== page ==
2019, Mascot Label Group/Provogue
The blues is an impulse to keep the painful details and episodes of a brutal experience alive in one’s aching consciousness, to finger its jagged grain, and to transcend it, not by the consolation of philosophy but by squeezing from it a near-tragic, near-comic lyricism. As a form, the blues is an autobiographical chronicle of personal catastrophe expressed lyrically.
Walter Trout is a bluesman. Walter Trout was able to get up when he was affect by a illness that seemed to have left him no hope and he did it through music, the power of his guitar and his desire to grasp to the blues as the only one way out: he ran quicker than Hellhounds on his trail? Or did he scare them with the powerful solos of his stratocaster? We have no way of knowing it. The only sure thing is that Survivor Blues is one of the most interesting and true rock-blues albums of 2019, an album not appropriate for those who don’t like blues guitar and great solos.
“Me, My Guitar and The Blues”, the opening song, is a stance, a weeping hymn to the blues and life which doesn’t lack a six strings that has no intention of keeping in the back and, actually , his supremacy roars like a black lion for the whole album. “Nature’s Disappearing” is a slightly jazzy shuffle, that recalls Robert Cray’s elegant blues.
Trout, as a seasoned musician, knows how to play with the styles of his genre and proves it: by continuing to listen we can find “Be Careful How You Vote” with an attack very similar to what SRV did – and it is not for everyone to compare a guitarist of this kind – the song then overflows, spreads, turning into a classic blues with groove; it makes the head move and uses up the listener also through a twist harmonic that duets with the guitar for large tracts, challenging and pressing it to have the dominance of the scene.
“Please Love Me”, a impossible request not to listen to, especially if it comes from a grate shape stratocaster that spreads rumbling sparks scattered with the romantic honey of Trout’s voice that becomes lingering and sly. Lastly, Trout knows very well that in every blues album a broken heart cannot be missing, the painful call of a lonely lover in the cold of the night, who with a heavy heart asks only to be loved; for this comes “Sadie”, a lingering song that also keep the listener calm.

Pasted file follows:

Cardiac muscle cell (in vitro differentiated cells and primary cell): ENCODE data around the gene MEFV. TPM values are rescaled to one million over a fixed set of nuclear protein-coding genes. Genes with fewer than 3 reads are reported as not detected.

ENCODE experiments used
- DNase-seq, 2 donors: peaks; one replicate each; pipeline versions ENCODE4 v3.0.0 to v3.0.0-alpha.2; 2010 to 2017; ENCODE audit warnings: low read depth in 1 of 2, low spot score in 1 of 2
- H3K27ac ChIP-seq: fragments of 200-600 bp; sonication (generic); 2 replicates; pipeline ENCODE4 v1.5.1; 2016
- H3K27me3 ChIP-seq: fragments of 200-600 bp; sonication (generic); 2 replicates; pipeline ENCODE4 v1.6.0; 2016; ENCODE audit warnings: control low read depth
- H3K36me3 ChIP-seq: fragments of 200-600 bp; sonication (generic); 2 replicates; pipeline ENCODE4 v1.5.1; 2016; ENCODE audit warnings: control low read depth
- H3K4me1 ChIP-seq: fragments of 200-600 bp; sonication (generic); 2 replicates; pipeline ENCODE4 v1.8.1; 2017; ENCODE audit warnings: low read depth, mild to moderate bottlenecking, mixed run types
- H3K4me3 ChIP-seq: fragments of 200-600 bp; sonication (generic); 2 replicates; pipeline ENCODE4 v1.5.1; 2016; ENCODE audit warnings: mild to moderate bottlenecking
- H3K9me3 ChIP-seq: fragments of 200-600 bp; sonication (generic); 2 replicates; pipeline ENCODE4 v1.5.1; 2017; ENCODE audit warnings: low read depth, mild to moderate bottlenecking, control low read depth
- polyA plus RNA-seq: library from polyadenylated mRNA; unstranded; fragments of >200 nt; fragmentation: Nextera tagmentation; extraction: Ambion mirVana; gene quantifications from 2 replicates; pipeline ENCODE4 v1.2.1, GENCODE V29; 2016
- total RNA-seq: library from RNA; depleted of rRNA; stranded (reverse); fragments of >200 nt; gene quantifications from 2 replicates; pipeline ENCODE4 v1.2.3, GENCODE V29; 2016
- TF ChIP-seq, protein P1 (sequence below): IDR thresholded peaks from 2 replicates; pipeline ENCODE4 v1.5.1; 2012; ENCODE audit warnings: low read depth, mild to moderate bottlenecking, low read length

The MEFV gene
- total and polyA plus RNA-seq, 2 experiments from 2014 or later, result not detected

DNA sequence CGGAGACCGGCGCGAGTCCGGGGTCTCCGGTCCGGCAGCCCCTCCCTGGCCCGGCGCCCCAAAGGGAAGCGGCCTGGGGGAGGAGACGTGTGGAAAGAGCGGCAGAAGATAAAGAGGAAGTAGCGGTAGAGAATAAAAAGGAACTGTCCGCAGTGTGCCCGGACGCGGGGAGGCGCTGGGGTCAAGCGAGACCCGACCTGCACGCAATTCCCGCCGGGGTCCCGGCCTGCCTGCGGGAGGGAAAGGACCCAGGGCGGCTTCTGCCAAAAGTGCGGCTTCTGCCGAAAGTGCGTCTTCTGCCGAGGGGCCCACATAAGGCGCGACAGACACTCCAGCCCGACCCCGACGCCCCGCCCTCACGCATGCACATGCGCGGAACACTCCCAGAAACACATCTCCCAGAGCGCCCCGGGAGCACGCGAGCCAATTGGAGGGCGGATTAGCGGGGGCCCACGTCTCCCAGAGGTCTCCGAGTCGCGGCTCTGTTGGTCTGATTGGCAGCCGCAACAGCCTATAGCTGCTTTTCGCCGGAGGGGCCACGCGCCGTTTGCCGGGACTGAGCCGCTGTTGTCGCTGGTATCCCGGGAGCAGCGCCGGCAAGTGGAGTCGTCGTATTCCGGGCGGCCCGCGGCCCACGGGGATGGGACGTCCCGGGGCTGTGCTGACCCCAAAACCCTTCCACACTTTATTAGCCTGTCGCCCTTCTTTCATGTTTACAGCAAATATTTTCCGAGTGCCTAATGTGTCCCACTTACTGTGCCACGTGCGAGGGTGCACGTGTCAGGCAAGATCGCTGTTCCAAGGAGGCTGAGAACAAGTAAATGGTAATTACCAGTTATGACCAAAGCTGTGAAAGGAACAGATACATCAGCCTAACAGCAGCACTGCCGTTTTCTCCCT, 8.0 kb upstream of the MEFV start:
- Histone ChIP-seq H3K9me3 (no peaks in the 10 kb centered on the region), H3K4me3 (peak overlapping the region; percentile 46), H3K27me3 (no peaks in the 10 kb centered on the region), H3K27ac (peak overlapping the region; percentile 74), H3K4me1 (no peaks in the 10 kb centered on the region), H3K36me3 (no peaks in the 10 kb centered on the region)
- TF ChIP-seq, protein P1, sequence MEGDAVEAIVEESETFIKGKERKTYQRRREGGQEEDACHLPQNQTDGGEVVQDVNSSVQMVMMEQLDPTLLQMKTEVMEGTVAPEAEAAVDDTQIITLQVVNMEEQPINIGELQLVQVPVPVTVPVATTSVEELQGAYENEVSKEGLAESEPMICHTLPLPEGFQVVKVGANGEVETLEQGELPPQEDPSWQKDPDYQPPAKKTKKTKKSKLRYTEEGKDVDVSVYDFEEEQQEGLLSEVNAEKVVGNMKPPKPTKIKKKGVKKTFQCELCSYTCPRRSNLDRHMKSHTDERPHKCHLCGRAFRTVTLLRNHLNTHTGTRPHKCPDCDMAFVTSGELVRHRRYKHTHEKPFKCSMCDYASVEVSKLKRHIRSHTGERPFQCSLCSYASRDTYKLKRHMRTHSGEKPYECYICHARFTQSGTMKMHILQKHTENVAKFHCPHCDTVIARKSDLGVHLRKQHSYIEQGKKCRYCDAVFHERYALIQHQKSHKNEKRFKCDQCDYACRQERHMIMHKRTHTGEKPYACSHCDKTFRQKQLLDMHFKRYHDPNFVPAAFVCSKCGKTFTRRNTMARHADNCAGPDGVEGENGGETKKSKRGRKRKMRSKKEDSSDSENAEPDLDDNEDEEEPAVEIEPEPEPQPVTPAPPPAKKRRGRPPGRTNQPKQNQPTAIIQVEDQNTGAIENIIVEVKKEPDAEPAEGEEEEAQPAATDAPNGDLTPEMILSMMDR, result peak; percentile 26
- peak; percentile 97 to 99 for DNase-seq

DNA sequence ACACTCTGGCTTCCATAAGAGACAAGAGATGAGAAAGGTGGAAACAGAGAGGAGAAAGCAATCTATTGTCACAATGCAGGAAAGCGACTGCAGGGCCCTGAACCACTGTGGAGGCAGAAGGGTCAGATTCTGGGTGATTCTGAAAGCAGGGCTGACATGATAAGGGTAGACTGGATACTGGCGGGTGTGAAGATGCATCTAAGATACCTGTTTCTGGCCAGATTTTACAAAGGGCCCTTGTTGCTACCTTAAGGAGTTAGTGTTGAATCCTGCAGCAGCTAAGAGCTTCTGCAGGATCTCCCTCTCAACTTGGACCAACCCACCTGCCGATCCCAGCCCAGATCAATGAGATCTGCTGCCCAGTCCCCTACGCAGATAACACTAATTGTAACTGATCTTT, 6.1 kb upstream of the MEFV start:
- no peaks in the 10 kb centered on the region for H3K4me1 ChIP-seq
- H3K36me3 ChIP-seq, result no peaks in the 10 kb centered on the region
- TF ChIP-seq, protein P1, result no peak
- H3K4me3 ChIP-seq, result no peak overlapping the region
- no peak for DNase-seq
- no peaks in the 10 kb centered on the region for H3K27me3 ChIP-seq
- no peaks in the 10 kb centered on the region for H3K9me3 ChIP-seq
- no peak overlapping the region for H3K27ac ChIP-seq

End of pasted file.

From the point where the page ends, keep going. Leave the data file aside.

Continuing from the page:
Analyzing the long-play we see how the New Jersey guitarist in this work makes a real declaration of love to the genre giving us not a simple well-made cover cd, but songs become their own, introjected into the soul and then exposed to the public.
In order to do this he chooses unconventional songs, the less famous and praised, those on the margin of great artists’ production, and he proposes to the public made them new thanks to a blues rock, made of inflamed guitar solos and a raspy voice – along the same lines as Buddy Guy -. They are the sign of this great bluesman and they get together during the whole album as in “Woman Don’t Lie” with the collaboration of Sugaray Rayford, perhaps the best of the entire album. There are three instruments in this song that stand out and make it unique: the voices of the two singers who duet and launch extremely sensual and masculine hoarse and barking cries, and the guitar that comes in, always with the effect, launching its own clear notes.
In order to complete the album produced by the mythical Doors’ guitarist, Robby Krieger, in his sunny studios and who also appears as a guest star in the delta blues “Goin ‘Down To The River” by embarking in solos that intersect with those of the absolute protagonist, is a gift that every lover of the old-fashioned blues should do.
- Me, My Guitar And The Blues
- Be Careful How You Vote
- Woman Don’t Lie (feat. Sugaray Rayford)
- Please Love Me
- Nature’s Disappearing
- Red Sun
- Something Inside of Me
- It Takes Time
- Out Of Bad Luck
- Goin’ Down To The River (feat. Robby Krieger)
- God’s Word